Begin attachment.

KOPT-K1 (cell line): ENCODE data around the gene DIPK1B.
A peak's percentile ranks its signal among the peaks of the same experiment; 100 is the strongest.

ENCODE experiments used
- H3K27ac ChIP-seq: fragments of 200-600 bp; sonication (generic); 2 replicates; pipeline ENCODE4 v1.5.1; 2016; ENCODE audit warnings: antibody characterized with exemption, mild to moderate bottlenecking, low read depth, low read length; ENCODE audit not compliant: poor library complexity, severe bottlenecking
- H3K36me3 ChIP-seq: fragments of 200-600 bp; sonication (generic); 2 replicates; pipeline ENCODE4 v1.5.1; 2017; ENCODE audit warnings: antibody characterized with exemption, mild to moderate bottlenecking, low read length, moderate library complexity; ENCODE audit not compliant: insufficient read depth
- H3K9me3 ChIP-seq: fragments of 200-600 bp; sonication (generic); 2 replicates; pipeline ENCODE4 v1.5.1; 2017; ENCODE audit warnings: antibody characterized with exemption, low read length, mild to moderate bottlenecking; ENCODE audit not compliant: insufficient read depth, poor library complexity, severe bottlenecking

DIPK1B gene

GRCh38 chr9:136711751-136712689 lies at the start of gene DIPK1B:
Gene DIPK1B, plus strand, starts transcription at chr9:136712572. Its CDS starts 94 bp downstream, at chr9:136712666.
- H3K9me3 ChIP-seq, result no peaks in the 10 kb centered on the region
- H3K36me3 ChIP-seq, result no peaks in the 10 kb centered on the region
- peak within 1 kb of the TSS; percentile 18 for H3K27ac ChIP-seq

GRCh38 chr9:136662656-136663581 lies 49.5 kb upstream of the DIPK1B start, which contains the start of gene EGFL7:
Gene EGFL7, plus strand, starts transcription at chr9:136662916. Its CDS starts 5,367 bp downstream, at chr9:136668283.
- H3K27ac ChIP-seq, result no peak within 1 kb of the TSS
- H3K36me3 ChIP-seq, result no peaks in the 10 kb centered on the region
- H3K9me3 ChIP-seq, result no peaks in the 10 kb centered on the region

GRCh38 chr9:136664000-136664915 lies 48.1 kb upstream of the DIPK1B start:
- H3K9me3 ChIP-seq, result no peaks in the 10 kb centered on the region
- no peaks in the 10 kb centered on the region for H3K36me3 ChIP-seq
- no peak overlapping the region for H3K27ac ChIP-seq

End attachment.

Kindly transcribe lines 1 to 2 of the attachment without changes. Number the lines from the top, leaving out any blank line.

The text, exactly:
KOPT-K1 (cell line): ENCODE data around the gene DIPK1B.
A peak's percentile ranks its signal among the peaks of the same experiment; 100 is the strongest.